> Go on, I'm listening... and the difference would be...

                                ...the value of your timezone. If your hardware clock is set to use GMT,
                                then at this moment it has the same time my hardware clock has. But I'm
                                on CET, meaning +01, so I'm one hour ahead when I get my time from the
                                system. You're probably elsewhere, and you'll get something different.

                                Problems arise when people use this kind of config on dual-boot systems
                                with Windows (I also have a dual-boot, but Linux & FreeBSD :) ). Windows
                                always stores the local time in the hardware clock. In my timezone, a
                                user would set the time to his local time, that value (localtime - ($TZ
                                = 1)) = GMT, goes to the hardware clock. The user then reboots, and
                                Windows shows a time 1hr behind. The user then sets the time in windows,
                                reboots, and sees ( hwclock + ($TZ = 1)), time one hour ahead in Linux.
                                The solution is to let Linux also use local time on hwclock, which is
                                achieved simply by not setting a timezone.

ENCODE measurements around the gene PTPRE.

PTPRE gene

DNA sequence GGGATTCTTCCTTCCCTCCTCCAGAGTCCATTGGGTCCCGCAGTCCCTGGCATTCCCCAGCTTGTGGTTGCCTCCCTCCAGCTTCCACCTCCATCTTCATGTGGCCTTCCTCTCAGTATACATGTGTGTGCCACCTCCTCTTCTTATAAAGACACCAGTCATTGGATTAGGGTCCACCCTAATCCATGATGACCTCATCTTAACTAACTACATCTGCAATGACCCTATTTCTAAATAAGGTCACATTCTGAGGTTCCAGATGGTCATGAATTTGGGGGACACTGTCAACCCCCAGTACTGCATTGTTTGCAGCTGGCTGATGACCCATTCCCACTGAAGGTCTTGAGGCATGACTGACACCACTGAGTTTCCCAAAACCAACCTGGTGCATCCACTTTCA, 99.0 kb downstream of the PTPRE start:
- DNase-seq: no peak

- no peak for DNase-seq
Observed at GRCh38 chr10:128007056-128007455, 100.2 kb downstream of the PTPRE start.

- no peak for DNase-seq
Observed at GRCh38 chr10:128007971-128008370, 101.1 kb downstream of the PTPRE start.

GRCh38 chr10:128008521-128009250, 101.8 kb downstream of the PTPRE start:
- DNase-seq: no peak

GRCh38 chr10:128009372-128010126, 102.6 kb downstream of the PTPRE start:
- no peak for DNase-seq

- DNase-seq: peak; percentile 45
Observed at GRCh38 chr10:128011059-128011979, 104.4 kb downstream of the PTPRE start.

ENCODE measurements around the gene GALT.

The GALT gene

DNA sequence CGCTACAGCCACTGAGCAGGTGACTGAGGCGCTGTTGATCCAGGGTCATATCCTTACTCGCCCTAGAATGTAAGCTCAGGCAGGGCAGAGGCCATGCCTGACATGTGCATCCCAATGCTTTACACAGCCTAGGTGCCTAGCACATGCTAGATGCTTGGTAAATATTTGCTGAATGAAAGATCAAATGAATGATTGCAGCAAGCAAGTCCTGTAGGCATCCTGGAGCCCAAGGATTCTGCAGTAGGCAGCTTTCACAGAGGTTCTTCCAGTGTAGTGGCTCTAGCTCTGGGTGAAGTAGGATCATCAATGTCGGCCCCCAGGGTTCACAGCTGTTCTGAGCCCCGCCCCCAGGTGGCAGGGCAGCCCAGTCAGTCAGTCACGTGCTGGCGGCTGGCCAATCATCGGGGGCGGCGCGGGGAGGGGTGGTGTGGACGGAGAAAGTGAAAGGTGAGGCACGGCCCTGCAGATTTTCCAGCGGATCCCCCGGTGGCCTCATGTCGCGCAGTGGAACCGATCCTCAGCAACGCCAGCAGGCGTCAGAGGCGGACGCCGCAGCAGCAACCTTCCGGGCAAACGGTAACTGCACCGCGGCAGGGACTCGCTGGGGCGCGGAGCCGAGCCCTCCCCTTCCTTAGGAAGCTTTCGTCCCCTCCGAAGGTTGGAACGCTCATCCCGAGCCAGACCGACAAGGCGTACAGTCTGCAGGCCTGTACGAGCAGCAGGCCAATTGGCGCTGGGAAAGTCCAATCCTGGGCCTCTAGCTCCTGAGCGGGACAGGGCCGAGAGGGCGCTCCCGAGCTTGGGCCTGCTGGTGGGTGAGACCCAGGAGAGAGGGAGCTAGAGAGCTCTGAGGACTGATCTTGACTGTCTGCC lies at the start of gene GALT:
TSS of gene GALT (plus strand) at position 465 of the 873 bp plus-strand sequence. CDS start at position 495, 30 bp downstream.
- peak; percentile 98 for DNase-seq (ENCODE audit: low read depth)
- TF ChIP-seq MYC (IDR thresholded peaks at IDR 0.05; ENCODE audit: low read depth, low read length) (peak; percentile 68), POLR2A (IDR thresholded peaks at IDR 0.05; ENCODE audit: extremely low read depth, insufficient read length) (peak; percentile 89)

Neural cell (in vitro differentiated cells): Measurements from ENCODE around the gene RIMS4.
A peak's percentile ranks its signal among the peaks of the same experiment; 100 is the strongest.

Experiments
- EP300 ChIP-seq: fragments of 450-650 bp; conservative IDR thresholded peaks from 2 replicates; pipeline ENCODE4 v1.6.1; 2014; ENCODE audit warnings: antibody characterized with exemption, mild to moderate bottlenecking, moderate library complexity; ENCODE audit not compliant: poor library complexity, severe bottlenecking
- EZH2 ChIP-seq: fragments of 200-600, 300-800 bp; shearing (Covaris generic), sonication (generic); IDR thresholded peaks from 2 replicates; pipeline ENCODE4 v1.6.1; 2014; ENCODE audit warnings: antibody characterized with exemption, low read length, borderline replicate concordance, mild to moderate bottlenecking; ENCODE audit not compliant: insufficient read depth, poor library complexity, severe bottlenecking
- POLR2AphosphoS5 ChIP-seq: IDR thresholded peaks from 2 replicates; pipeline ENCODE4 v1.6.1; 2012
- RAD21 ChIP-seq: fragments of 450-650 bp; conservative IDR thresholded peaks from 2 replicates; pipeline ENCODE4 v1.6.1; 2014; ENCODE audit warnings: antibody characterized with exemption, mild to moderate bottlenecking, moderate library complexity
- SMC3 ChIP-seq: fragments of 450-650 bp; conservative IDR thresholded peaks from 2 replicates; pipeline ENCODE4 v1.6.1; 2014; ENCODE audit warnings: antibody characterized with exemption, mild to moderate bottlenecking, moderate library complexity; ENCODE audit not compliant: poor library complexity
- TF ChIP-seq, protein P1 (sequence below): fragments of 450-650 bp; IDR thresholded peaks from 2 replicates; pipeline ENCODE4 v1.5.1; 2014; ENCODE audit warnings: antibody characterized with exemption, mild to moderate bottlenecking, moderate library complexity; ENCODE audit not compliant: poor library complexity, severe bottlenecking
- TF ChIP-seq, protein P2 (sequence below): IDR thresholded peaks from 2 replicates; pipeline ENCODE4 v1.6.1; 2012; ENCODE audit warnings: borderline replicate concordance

You set your timezone by declaring an environment variable $TZ. Here's
                                the line that does this for me, in my /etc/profile:

                                TZ='CET'; export TZ

                                Replace CET with your timezone, of course.

                                Cheers

                                --
                                Horror Vacui

                                Registered Linux user #257714

                                Go get yourself... counted: http://counter.li.org/
                                - and keep following the GNU.
                              • Jefferson Smith
                                Horror, I think you gave a good explanation of why there is not a BIOS setting having to do with timezone settings. It is handled by OS. There is no reason why
                                Message 15 of 15 , Nov 9, 2004
                                  Horror, I think you gave a good explanation of why there is not a BIOS
                                  setting having to do with timezone settings. It is handled by OS.
                                  There is no reason why the BIOS could or should care what timezone it
                                  is in. BTW I am in MST (-7).

                                  Here is what I did that is working now: I used yast2 to go to the
                                  module to change the timezone and time. I also did it in two steps.
                                  First change to store in UTC, apply settings, then go back and set
                                  current time. When it didn't work, I had been right-clicking on the
                                  clock to open the module for setting time. The whole problem is that I
                                  can't say now what actually made it work this time.